The immediate granular reactions to Obama’s budget, such as its ‘honesty’, education, EPA, armed forces personnel expansion, tax cuts, etc. are all important. We agree with the Center Left that the stimulus and budget are unlikely to generate the economic growth underpinning the budget’s out year projections. They are not audacious enough.
Geithner’s tepid approach to the banking crisis is probably a more revealing insight into the Administration’s psyche than the budget. He’s an odd pollyanna. His ‘worst case’ scenario of a 3.3% economic decline this year and flat 2010 followed by growth can only be a political prism divorced from economic reality. 2008 Q4’s over 6% decline merely highlights this.
AIG is on the precipice of tripartite tear down. CitiGroup and Bank of America/Merrill Lynch are insolvent as we speak for all practical purposes. Paul Volker correctly observed recently ‘some banks are too big to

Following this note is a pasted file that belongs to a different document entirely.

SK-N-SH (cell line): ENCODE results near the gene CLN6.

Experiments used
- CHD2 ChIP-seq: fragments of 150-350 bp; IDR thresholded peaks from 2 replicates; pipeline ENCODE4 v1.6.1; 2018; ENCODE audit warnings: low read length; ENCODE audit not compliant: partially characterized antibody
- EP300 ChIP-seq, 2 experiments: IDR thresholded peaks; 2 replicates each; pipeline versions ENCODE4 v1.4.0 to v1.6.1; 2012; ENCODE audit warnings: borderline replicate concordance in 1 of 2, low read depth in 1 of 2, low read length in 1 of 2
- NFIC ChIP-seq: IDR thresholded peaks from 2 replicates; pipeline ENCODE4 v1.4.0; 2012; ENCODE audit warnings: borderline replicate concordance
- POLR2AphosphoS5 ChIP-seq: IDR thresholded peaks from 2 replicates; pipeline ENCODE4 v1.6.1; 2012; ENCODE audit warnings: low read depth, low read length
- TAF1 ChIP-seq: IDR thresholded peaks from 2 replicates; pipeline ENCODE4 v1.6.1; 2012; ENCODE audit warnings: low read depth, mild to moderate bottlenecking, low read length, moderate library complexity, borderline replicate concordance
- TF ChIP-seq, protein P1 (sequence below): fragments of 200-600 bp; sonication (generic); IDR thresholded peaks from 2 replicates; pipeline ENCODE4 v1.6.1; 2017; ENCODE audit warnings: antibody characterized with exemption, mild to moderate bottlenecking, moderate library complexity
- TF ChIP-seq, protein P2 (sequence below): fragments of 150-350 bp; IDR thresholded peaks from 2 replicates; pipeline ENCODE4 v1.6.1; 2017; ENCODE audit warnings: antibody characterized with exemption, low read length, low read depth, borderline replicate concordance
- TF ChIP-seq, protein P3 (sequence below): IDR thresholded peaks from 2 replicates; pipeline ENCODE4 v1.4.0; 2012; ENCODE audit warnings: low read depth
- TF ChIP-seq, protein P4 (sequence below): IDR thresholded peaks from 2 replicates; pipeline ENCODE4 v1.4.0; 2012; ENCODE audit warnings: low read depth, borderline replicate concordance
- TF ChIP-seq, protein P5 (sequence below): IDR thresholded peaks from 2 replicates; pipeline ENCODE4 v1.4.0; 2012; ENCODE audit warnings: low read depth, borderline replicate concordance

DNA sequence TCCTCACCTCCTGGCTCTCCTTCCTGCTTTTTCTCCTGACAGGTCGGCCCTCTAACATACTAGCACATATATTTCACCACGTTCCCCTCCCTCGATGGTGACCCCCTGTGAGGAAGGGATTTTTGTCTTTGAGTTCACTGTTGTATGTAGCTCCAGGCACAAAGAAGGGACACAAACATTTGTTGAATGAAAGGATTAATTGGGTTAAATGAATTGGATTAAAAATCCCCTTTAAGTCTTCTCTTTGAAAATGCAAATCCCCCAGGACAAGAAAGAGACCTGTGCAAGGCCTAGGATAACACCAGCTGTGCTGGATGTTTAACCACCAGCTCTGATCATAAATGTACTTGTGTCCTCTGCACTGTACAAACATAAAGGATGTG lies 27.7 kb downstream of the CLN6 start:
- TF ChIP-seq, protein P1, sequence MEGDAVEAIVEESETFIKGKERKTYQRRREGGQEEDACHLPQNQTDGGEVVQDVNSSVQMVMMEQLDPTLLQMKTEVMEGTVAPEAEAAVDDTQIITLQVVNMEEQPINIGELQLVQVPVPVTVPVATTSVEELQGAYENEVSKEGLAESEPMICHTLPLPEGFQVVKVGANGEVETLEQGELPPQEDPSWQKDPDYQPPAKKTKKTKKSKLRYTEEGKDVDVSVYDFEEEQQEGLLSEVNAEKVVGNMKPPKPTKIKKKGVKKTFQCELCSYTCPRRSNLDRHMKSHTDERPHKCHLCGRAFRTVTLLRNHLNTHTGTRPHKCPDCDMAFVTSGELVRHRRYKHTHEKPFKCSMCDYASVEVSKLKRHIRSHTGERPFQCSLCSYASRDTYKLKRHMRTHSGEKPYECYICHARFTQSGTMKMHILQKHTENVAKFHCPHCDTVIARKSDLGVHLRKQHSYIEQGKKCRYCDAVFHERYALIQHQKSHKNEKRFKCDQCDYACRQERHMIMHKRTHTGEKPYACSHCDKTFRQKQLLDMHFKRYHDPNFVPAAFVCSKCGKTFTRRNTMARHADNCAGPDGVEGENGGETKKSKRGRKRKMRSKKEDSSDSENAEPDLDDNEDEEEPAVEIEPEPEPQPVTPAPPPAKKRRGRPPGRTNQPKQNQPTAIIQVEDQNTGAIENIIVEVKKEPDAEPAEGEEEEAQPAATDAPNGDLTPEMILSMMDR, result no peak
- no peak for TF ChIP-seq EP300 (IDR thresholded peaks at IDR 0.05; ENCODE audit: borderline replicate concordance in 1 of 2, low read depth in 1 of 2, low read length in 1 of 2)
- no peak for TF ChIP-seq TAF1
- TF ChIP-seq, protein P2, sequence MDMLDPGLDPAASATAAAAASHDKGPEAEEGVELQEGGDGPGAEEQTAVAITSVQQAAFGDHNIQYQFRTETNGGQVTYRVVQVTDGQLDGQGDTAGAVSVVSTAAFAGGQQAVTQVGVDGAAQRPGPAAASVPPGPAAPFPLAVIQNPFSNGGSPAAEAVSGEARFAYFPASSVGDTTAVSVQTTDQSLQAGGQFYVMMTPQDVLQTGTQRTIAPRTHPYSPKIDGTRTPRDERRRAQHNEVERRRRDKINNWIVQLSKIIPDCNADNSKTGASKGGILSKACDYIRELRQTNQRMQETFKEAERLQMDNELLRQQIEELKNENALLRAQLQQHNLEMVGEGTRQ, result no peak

fail exist.’ The Administration’s expected increased government position in Citi is best seen as a band aid.
The Obama Administration is not nearly as honest as it needs to be. The banking/financial situation is far more important for future national expenditure possibilities than a budget. Which makes Geithner’s dithering on bank capitalization, ‘to nationalize or not dare use that word’ etc. all the more bizarre.
Our macro take despite the stakes is meh. Assuming American historical luck holds and we navigate a soft landing for banks and Obama’s budget is even 20% close to reality we believe American capacity for subsequent austerity to sustain deficit reduction is zero. American debt service obligations will be crippling by any objective standard. If the depression takes hold speed things up.
Sound American strategic foreign policy planning should begin to anticipate the existing and soon to explode ends means gap and adjust accordingly. Obama’s success or failure will only attenuate the timeline a bit.